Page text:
We pulled over on the pitch-black highway, called the cops so we’d have a little bit of light, and Brandon, the car guru, went to change the tire. It wouldn’t budge. He pulled it, kicked it, and finally got the cop to give him a sledge hammer which allowed him to yank it off. He changed it, but our dummy tire wasn’t going to cut it for nearly 200 miles, so we found a hotel and decided to go to a shop for a tire change in the morning. The next morning, though, was a Sunday and the only “mechanic” open was Walmart. On our way, our engine started making a funny click, we were a bit concerned, but figured it was something to do with the tire. At Walmart, the guy gave us a new tire and then told us our other front tire was weak and would probably go flat. He had the same troubles getting the wheel off as Brandon had had the night before, but this time he was completely unable to get it off. He told us he didn’t think it would make it back to Columbus. I called my Dad and he suggested we spend one more night in Erie. We also decided to get an opinion on that clicking sound. Everything seemed to be running fine so we hoped it was just something minor or a part that was rattling loose.

It wasn’t. The next day, at an actual mechanic, we learned the wheels were not the main problem, but that the engine noise was, in fact, the end of our engine’s life. I cried and called my dad and he promised that I wouldn’t have to move to Erie. They ended up completely replacing the engine and keeping the structure of the car, B and I ended up spending a week in Erie while they found a decent engine and fixed everything which actually turned out pretty fun. However, if we had just gotten our oil changed a few weeks earlier, we probably could have just gone home.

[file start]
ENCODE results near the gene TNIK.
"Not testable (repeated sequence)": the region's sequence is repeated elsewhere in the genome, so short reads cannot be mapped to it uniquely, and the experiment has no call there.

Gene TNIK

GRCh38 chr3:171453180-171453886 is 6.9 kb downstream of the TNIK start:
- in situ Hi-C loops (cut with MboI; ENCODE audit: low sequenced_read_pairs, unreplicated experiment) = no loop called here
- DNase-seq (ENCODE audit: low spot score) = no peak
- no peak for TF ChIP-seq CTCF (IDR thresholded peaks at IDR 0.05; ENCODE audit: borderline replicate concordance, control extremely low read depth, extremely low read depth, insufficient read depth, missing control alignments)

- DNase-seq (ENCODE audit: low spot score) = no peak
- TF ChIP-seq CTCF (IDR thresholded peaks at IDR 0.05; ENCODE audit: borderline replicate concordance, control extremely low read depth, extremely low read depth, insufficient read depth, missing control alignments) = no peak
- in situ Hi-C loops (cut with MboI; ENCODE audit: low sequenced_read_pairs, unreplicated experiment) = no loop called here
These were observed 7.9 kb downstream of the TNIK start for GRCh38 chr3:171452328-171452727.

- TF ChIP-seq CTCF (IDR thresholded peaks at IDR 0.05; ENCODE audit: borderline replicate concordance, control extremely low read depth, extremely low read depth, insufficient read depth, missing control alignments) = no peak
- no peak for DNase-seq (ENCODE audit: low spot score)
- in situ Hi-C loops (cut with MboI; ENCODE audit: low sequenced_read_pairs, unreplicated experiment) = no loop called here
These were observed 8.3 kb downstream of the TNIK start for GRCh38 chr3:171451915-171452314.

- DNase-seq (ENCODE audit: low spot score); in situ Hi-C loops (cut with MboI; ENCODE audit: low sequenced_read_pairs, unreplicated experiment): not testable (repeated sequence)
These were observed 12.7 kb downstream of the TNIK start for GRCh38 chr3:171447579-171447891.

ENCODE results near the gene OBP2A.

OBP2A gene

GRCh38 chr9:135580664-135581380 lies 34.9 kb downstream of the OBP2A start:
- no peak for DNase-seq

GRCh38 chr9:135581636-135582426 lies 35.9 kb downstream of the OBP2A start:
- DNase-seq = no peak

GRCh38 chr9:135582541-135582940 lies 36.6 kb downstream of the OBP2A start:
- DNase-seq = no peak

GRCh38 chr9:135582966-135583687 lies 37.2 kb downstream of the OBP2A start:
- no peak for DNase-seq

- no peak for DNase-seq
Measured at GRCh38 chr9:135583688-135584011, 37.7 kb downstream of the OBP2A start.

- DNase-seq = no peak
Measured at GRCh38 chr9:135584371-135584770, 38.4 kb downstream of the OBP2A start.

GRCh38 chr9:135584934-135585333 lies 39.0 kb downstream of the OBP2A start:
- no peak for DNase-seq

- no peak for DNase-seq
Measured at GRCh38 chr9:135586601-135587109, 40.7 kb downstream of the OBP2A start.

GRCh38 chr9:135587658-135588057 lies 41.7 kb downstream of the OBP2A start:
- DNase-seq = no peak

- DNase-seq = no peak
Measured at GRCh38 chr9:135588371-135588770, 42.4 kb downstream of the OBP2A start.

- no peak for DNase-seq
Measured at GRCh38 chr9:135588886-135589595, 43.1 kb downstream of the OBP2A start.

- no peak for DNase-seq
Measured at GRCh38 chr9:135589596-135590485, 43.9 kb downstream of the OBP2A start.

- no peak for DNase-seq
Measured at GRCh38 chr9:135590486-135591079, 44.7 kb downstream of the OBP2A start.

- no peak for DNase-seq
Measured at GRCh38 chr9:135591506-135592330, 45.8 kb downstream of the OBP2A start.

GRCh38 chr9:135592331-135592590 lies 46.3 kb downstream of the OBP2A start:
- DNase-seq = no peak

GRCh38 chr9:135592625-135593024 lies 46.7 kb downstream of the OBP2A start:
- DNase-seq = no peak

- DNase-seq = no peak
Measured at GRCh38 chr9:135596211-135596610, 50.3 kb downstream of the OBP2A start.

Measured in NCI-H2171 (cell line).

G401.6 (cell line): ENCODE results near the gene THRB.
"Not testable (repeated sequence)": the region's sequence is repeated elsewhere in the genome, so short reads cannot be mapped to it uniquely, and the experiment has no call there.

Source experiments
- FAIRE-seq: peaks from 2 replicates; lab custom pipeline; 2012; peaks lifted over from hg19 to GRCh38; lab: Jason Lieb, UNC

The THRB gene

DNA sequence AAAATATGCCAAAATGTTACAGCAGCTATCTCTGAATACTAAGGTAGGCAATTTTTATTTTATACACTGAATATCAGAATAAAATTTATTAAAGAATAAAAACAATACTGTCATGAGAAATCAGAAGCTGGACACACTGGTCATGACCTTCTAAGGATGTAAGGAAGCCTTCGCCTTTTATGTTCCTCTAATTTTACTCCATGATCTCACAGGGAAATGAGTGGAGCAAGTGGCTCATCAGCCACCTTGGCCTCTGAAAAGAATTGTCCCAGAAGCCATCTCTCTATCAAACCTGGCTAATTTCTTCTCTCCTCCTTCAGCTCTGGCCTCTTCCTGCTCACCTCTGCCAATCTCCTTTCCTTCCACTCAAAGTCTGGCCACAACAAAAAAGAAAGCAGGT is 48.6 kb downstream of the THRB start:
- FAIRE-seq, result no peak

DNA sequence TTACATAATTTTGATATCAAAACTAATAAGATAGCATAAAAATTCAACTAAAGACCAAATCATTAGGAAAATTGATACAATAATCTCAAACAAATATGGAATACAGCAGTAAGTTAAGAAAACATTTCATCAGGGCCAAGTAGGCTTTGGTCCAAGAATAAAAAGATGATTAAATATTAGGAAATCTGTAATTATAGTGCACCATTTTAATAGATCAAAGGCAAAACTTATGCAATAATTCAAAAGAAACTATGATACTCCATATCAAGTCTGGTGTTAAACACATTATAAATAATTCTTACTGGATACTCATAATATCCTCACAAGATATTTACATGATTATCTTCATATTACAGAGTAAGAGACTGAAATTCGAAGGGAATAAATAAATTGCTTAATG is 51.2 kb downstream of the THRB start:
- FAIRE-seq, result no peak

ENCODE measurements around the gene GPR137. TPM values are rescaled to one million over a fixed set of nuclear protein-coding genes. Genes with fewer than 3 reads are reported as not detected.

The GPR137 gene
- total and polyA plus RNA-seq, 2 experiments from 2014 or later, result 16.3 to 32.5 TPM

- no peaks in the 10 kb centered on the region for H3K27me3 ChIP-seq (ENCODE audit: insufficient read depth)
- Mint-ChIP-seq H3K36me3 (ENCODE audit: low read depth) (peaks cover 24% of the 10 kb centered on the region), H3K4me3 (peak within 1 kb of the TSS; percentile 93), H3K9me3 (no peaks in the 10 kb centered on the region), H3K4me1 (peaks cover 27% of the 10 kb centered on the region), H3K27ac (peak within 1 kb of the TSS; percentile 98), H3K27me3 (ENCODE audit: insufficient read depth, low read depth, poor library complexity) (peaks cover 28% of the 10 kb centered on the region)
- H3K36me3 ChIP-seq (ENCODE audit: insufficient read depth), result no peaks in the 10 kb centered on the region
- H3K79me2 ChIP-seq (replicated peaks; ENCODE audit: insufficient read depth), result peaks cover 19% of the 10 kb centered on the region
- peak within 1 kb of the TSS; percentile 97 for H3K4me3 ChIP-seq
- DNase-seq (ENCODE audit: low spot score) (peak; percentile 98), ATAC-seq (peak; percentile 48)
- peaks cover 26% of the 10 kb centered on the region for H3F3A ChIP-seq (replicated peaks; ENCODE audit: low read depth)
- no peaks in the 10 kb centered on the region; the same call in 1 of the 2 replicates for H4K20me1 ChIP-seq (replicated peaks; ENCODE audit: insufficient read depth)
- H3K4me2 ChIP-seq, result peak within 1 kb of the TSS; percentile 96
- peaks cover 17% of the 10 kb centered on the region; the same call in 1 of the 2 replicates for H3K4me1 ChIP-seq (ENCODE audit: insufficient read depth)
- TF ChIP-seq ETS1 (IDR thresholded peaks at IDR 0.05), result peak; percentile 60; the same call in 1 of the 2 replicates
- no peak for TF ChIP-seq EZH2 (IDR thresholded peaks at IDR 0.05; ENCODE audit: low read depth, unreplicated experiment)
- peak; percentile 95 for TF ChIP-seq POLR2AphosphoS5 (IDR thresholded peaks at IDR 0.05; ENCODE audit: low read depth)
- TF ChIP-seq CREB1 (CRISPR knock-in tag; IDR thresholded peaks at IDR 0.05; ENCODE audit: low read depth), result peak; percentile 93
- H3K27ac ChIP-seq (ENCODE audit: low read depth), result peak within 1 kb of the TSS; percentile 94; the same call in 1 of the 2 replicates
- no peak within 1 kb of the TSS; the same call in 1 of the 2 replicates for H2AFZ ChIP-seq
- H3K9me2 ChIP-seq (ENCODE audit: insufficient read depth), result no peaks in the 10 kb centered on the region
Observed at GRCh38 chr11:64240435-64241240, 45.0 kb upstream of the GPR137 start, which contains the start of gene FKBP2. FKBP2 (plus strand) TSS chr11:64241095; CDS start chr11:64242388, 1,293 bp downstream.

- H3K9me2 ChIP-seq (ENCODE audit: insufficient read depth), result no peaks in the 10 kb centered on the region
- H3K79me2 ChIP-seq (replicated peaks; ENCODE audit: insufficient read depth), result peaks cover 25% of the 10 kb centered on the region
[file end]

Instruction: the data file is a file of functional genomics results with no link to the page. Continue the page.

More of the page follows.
Plan For Traffic


Brandon and I were road tripping up from North Carolina back to Westchester to spend the fourth of July with my family. We probably should have left earlier, but we were convinced we could do the drive in one day and make it back in time for fireworks. After all, who goes on a road trip on the 4th of July?

As it turns out, lots of people do. That night, we sat in 4 hours of traffic on the Manhattan bridge, not moving, cranky, and sullen because my family was all together and I was here in a car. The sun set, and the fireworks began. We sat in the car on the Manhattan Bridge watching the fireworks of Fourth of July, both horrified that this was how we were to spend our holiday and a bit happy because no one could get as close to these fireworks as we were in that moment.

How do you plan ahead for a successful road trip?


For more from Ashley, check out her blog, Under The Ash Tree!

Friday, May 1, 2015

What I Learned By Playing 'My Idol'

Man, guys, this world is an amazing place. I mean, think about it. Here's a list of awesome things that this spinning, watery orb has to offer:

-Mountains
-Balloons
-Crab cakes
-Those restaurant mints that melt in your mouth
-The Marvel Universe
-Bras with front clasps
-Twinkle lights
-Food samples
-Toddlers wearing glasses
-The peach emoji 
-Wrap dresses
-Pastry chefs
-Munchkin cats
-Kristen Wiig

And speaking of wondrous things that this world has to offer, can we talk about the My Idol app? Because, seriously, guys, it is everything I love about living on Planet Earth. 

If you haven't heard of My Idol (you have, though, because it's been everywhere), it's an app by Chinese developers that creates strikingly realistic avatars. It's pretty much what dreams are made of, and by dreams, of course, I mean nightmares. Feast your eyes upon this:


If it is't plainly obvious at first glance, that's me. And if you are quite familiar with my appearance, you'll note that this avatar really looks like me. I've seen a lot of pictures of myself in life and I look in the mirror just about every day, and I have to admit that this creepy as all hell app got it totally right.